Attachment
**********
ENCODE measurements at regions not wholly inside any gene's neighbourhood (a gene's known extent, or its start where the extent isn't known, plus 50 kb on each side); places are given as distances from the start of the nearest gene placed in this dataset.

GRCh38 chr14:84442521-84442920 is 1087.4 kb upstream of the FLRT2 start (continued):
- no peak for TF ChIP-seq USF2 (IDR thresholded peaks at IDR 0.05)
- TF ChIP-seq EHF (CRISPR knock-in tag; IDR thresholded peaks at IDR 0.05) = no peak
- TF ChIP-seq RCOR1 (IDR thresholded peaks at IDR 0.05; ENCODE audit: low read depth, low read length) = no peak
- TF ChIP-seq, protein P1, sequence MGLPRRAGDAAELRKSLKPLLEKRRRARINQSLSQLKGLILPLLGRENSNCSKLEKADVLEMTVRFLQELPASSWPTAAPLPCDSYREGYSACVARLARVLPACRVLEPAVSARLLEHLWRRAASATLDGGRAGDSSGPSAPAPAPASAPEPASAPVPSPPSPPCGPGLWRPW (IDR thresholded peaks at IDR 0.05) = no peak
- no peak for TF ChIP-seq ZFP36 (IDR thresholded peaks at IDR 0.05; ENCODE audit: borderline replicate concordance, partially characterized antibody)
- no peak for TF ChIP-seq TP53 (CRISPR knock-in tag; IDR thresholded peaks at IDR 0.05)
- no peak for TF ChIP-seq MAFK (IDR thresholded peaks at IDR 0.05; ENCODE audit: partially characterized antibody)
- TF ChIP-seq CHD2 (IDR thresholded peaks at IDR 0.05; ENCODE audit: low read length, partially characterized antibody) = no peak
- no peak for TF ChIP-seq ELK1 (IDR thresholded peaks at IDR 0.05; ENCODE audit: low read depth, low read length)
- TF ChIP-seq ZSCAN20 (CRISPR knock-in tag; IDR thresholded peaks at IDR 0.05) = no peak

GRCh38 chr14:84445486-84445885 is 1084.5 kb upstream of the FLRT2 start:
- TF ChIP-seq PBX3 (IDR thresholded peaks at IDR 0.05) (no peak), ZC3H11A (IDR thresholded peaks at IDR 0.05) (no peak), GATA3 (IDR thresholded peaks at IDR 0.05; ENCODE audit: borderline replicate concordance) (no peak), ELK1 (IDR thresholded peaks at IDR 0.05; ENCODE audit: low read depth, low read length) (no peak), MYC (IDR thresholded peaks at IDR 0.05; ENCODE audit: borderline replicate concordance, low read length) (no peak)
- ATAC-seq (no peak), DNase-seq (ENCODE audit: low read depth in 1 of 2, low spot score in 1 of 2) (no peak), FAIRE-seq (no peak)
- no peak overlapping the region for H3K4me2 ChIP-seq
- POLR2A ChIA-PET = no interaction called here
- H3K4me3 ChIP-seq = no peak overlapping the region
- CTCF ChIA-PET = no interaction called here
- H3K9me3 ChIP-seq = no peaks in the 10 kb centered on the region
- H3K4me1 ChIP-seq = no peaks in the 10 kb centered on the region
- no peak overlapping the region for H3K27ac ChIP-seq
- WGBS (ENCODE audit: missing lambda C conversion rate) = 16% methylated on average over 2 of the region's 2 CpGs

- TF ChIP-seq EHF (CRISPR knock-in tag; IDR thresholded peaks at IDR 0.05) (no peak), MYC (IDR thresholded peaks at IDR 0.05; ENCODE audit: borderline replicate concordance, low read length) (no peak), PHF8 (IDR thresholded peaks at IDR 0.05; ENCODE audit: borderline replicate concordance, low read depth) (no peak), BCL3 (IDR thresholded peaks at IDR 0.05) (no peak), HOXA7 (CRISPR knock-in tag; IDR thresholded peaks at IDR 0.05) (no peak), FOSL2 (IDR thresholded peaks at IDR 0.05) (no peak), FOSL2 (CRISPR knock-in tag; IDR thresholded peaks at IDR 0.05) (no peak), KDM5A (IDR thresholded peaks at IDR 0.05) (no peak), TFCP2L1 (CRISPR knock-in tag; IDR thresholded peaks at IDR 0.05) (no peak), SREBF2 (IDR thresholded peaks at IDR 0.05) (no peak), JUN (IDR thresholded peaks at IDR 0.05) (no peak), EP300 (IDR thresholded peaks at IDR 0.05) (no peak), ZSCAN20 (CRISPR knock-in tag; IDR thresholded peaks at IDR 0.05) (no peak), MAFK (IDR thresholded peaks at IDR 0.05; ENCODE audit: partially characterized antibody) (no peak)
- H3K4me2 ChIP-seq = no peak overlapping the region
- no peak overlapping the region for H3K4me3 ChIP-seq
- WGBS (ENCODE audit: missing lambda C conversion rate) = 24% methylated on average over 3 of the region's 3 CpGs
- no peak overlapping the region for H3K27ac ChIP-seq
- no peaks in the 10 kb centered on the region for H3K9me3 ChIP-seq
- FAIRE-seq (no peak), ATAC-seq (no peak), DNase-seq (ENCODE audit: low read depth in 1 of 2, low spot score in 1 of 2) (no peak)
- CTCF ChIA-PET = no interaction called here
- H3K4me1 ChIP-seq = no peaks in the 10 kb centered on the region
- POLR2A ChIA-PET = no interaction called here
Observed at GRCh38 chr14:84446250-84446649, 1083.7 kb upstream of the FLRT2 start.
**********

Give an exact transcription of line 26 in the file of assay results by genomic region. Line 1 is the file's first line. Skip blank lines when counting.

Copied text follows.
- no peak overlapping the region for H3K4me3 ChIP-seq